HRG commemorates its founding.

Historic Resources Group was established on October 1, 1989. As we celebrate the 25th anniversary of our founding, we continue to reflect on past projects while preparing for future challenges yet to come. Please take a look at our website, recently revamped to commemorate 25 years of preservation practice. We are also excited to announce our new URL, www.historicresourcesgroup.com!  

 

HRG projects are recognized.

Historic Resources Group has recently been recognized for its work by the Los Angeles Conservancy and the California Preservation Foundation.

The rehabilitation of the iconic Forum sports arena into a premier live performance venue was honored with both a California Preservation Foundation Preservation Design Award and a Los Angeles Conservancy Preservation Award.

The Wallis Annenberg Center for the Performing Arts was awarded a CPF Preservation Design Award. The project combines rehabilitation and adaptive reuse of the 1933 Beverly Hills Post Office with a state-of-the-art performing arts venue designed by Studio Pali Fekete architects.

The Downtown Women’s Center, which rehabilitated a former shoe factory in downtown Los Angeles for use as housing and a resource center for homeless women, also won a CPF Preservation Design Award.

The Dunbar Hotel, the 1928 African-American luxury hotel that had seen years of decline, won a Los Angeles Conservancy Preservation Award for an adaptive reuse project that provides affordable housing for both seniors and families.

Above: Dunbar Hotel, 1928.

 

Molly Iker interns at HRG.

Historic Resources Group had the pleasure of working with intern Molly Iker this past summer, who has since  returned to the University of Delaware to complete her master’s degree in historic preservation. Molly is a Southern California native who received undergraduate degrees in history and instrumental performance from Chapman University in Orange before undertaking graduate studies in preservation. At HRG, Molly worked on a variety of assignments, including historic assessments, a historic structure report for a motion picture studio, and National Register nominations for the University of Southern California, a Mid-century Modern house in La Canada-Flintridge, and a 1920s school in Orange County. Molly was a great asset to the office, and we wish her the best as she completes her studies.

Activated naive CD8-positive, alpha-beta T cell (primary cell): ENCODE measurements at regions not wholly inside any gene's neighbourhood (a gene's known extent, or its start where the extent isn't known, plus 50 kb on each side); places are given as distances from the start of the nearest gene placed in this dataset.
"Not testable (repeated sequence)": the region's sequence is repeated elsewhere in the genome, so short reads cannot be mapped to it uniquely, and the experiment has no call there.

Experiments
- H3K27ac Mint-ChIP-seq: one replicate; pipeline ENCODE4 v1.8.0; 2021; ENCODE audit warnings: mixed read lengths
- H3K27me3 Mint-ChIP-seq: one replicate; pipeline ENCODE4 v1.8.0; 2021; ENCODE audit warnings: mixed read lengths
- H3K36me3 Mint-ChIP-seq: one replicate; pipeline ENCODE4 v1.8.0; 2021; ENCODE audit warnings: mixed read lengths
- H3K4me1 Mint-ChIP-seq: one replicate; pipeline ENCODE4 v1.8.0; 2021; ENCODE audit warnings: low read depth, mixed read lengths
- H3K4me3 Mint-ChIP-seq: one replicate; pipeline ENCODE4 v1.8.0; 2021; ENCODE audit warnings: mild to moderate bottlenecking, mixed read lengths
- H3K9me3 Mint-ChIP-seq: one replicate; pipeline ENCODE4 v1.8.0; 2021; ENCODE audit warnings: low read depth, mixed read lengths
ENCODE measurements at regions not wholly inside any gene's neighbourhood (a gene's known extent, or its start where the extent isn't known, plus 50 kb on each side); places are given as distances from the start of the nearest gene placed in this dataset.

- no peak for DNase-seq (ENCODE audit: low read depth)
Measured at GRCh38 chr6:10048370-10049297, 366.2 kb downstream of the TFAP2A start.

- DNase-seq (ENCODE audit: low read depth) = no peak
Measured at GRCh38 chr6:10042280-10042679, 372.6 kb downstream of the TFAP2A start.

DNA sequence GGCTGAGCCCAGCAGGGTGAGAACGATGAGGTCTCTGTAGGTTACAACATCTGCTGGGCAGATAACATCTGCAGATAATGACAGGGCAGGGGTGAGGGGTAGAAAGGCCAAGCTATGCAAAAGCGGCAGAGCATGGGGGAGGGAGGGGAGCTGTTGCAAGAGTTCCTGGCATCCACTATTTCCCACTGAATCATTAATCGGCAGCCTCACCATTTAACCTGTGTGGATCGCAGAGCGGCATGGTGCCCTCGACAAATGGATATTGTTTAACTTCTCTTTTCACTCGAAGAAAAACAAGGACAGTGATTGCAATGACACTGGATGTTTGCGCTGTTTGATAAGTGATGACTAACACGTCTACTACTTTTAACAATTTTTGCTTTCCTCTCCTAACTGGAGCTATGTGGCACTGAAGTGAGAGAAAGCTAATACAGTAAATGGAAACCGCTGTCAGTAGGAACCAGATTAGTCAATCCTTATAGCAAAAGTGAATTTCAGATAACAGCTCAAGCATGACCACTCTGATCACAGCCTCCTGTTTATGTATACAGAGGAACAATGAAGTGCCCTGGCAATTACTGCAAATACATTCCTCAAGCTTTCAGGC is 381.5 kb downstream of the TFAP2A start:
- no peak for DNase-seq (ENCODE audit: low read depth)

Above: Molly Iker at the 2014 Los Angeles Conservancy Preservation Awards Luncheon.

 

Principals and staff teach at USC.

Historic Resources Group has a long history of involvement with the Heritage Conservation program at the University of Southern California, which can count several HRG principals and staff among its faculty and graduates. At this year’s 22nd Annual Fundamentals of Heritage Conservation Summer Course, Managing Principal Peyton Hall, FAIA, gave several lectures on architectural materials conservation, including one at Frank Lloyd Wright’s Freeman House and one at the Wallis Annenberg Center for the Performing Arts. Principal Christine Lazzaretto spoke on conservation policy and planning, including discussions of Section 106 review, the California Environmental Quality Act (CEQA), and Environmental Impact Reports (EIRs). Finally, Senior Preservation Planner Kari Fowler gave a presentation about SurveyLA and the growing use of GIS database systems in conducting fieldwork for historic resource surveys.

Above: Peyton Hall leads a tour of the Wallis Annenberg Center for the Performing Arts as part of the USC Fundamentals of Heritage Conservation Summer Course.

Side: Kari Fowler speaks on the use of GIS databases in historic surveys as part of the USC Fundamentals of Heritage Conservation Summer Course.

 

Celebrate an iconic Los Angeles landmark!

Los Angeles Union Station celebrates its 75th Anniversary this month. Historic Resources Group continues work on the Union Station Master Plan serving as historic preservation consultant for the Master Plan team. Scheduled for completion in autumn 2014, the Master Plan will help guide expanded transit operations and future development at the station.

Side: Union Station, c. 1940. Courtesy of the California Historical Society.